Many among the Black diaspora’s left-wing decline to embrace European identities because of their incorporated rejection of the historical mistreatment of Black people by the state forces of European countries. For these voters, the only basis for adopting a salient European identity would be embracement and favorable appraisal of the continent’s colonial histories; this is impossible for most. These examples provide evidence to support the idea that significant proportions of British society reject the Présence Européenne’s domination of the lives of the diaspora, but Brexit reflects a more minor, more nationalistic form of this presence.

Briton’s attitudes toward globalization in the post-Brexit world allow us to understand how the influence of historical British social identities shape nationalistic, inward-looking popular discourse in an increasingly globalized world. The concept of a globalized world is crucial for constructing cultural identity among the diaspora, regardless of British political activity. Three historical influences shape the cultural identities of “Black Britons:” the Présences Europeanne, Africaine, and Americaine (New World). The cultural influence of each of the latter two continues to instruct the “constant transformation” of their identity as part of the diaspora that had experienced “dispersal and fragmentation” throughout modern and contemporary history.

“Many among the Black diaspora’s left-wing decline to embrace European identities because of a rejection of the historical mistreatment of Black people by the state forces of European countries”

Globalization in the UK is predominantly felt in the cultural, social, and political influence of the United States of America. In Graham Wilson’s 2017 Brexit, Trump and the Special Relationship, he tracked several periods when Anglo-American governments moved their countries in similar directions. In the 1950s, both Eisenhower and Macmillan were Conservative modernizers who were later succeeded by civil rights pioneers of the left in Kennedy and Wilson; the conservative Reaganite and Thatcherite renewal of the special relationship gave way to the third way, the centrist alliance of Clinton and Blair; the 2019 anointment of Boris Johnson (elected by his party after the publication of Wilson’s 2017 study) shows further symmetry with American governing personnel, as Trump and Johnson simultaneously rose to greater prominence through right-wing populist campaigns of 2016. Even “Black Britons” can feel that they share social, cultural, and commonalities with Americans, which would be desirable, while others consider America’s global influence damaging to vulnerable people across the world. For the diaspora living in post-Brexit Britain, an awareness of the historic, albeit unofficial, Special Relationship between the UK and the US can diminish the importance of the Présence Africaine for those among the diaspora who buy into it. Hall’s essay illuminates the challenges faced daily by “Black Britons” to maintain the original conception of a collective diasporic cultural identity.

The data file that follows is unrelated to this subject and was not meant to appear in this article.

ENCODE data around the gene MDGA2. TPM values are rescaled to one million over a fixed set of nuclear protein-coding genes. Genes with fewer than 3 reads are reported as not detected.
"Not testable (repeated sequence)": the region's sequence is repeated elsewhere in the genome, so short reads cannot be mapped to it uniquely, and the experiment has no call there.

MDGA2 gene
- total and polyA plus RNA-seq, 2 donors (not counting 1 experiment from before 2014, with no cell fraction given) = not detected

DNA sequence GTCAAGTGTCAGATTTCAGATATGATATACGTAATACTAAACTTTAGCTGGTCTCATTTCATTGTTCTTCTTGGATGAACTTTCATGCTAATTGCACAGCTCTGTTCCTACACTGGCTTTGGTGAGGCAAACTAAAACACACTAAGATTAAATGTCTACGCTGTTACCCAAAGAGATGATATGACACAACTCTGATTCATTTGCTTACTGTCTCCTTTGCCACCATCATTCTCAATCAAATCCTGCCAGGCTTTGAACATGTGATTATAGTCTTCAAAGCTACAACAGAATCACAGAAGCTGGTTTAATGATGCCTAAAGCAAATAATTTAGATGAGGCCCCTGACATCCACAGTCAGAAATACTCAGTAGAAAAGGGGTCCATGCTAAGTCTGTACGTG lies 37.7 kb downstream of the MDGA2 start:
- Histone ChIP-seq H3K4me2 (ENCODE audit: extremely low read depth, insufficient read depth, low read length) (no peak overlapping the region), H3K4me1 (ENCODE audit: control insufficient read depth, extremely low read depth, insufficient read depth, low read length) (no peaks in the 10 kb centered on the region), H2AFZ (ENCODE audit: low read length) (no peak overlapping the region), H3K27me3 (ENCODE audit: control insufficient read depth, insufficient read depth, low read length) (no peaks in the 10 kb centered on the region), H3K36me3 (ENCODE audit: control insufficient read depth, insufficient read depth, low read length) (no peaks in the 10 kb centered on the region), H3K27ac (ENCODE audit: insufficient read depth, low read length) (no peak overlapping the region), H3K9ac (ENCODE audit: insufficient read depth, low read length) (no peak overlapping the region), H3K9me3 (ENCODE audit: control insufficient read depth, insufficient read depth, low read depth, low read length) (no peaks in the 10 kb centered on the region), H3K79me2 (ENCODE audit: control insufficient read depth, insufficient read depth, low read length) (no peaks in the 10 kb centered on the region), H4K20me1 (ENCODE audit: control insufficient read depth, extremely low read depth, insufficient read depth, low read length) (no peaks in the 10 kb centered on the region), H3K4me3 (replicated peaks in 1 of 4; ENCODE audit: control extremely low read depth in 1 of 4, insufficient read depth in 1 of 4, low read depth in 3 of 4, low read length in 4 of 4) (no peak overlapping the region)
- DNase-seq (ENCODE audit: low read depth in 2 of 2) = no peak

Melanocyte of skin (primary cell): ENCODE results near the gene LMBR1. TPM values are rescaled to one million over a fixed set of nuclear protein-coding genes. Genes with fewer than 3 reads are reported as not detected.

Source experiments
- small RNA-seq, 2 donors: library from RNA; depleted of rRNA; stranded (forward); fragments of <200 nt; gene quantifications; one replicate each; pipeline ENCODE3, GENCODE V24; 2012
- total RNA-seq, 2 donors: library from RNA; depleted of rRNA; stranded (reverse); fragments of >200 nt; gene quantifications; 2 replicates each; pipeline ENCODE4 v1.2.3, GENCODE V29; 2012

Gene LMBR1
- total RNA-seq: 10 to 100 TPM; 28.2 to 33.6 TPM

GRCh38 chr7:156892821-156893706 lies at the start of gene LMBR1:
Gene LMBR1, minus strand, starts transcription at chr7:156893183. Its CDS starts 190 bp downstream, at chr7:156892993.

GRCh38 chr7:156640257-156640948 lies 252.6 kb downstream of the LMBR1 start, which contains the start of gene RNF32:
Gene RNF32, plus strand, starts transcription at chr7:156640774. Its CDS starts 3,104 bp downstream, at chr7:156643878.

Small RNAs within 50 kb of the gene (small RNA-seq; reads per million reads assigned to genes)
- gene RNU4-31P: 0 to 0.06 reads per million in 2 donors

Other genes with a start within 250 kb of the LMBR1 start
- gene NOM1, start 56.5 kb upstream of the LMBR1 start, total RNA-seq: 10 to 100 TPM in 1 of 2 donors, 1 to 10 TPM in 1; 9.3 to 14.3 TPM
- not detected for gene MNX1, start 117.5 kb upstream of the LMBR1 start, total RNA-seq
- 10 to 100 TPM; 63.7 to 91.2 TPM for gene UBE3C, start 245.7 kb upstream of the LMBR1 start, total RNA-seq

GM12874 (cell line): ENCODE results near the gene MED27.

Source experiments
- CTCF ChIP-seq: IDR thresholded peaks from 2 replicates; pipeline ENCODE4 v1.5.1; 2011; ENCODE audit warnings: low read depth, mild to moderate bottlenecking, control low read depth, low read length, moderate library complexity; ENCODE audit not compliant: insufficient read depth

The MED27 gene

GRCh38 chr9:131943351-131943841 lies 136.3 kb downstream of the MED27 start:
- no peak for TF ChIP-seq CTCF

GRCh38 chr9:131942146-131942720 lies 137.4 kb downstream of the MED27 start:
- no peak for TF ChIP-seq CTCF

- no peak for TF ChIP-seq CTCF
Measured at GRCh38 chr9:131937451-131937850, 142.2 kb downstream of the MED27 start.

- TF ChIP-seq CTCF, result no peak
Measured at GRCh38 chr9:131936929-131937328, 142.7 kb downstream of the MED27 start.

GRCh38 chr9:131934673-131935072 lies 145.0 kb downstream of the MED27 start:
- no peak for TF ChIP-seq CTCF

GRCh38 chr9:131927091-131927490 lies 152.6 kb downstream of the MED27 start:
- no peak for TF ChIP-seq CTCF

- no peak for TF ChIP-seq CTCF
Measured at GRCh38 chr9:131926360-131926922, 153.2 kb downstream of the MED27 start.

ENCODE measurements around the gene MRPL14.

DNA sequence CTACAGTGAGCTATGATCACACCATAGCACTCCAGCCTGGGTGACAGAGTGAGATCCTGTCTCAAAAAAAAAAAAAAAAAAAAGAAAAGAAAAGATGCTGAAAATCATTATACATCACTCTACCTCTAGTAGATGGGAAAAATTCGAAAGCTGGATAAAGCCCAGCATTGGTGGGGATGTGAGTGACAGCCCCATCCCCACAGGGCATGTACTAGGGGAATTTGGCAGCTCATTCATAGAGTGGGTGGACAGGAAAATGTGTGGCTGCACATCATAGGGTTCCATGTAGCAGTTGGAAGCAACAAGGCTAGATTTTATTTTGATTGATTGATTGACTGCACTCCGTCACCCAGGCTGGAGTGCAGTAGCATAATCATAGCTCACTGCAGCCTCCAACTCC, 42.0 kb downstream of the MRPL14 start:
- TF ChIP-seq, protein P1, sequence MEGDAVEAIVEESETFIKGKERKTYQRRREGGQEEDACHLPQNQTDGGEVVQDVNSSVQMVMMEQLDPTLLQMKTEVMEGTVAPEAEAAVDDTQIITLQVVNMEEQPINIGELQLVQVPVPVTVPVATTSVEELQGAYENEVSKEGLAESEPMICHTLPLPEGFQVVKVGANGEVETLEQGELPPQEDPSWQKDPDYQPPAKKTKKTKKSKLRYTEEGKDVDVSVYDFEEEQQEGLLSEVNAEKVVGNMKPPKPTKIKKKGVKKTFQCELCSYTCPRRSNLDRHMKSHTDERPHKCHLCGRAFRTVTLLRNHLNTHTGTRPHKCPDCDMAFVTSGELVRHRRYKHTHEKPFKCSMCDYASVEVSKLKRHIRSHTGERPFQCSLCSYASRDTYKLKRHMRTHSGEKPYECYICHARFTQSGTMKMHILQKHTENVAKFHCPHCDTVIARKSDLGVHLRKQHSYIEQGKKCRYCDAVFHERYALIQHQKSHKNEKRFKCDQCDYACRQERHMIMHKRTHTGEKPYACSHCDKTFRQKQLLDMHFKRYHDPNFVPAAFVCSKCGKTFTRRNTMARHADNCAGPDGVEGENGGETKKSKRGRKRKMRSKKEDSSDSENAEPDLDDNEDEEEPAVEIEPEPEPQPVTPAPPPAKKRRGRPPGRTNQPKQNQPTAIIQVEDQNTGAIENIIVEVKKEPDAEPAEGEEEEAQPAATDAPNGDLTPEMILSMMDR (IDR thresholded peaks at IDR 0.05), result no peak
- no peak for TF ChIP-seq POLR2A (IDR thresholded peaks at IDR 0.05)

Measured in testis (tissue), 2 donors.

“Within the terms of this definition, our cultural identities reflect the common historical experiences and shared cultural codes which provide us, as ‘one people,’ with stable, unchanging and continuous frames of reference and meaning”

Stuart Hall, Cultural Identity and Diaspora, 1994

Globalization offers a significant threat to the unification of the diaspora in the face of ever-increasing dispersal and creolization; post-Brexit Britain may be less European than it was before 2016, but it is also no more Africaine.